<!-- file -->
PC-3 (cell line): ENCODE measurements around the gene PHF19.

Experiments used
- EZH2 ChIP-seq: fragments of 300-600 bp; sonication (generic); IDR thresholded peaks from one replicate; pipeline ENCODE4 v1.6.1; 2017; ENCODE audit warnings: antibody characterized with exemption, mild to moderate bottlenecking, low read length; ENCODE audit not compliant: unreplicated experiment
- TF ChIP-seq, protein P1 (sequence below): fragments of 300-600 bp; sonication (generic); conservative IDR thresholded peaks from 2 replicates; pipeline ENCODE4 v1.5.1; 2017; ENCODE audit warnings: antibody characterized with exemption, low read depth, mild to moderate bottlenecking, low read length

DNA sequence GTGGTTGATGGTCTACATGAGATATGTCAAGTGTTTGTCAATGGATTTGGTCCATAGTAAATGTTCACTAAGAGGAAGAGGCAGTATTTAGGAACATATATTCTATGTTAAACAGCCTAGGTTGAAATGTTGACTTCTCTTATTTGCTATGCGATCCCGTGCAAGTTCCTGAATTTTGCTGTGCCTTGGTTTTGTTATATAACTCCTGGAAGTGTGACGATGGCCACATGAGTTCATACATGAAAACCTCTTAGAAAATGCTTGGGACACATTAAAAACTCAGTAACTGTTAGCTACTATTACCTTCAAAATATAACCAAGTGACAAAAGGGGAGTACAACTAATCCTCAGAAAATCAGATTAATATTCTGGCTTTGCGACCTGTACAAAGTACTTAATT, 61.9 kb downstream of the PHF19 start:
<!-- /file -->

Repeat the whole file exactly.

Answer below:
PC-3 (cell line): ENCODE measurements around the gene PHF19.

Experiments used
- EZH2 ChIP-seq: fragments of 300-600 bp; sonication (generic); IDR thresholded peaks from one replicate; pipeline ENCODE4 v1.6.1; 2017; ENCODE audit warnings: antibody characterized with exemption, mild to moderate bottlenecking, low read length; ENCODE audit not compliant: unreplicated experiment
- TF ChIP-seq, protein P1 (sequence below): fragments of 300-600 bp; sonication (generic); conservative IDR thresholded peaks from 2 replicates; pipeline ENCODE4 v1.5.1; 2017; ENCODE audit warnings: antibody characterized with exemption, low read depth, mild to moderate bottlenecking, low read length

DNA sequence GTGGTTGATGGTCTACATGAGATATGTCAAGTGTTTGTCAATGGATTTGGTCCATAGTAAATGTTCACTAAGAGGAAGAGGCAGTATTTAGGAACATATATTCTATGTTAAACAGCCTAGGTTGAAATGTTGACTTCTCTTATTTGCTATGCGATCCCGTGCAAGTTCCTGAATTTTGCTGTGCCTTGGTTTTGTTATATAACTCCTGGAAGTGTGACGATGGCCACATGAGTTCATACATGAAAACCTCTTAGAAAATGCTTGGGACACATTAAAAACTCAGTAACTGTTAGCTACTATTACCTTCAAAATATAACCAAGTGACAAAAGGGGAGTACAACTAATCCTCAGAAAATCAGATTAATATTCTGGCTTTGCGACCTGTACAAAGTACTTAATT, 61.9 kb downstream of the PHF19 start: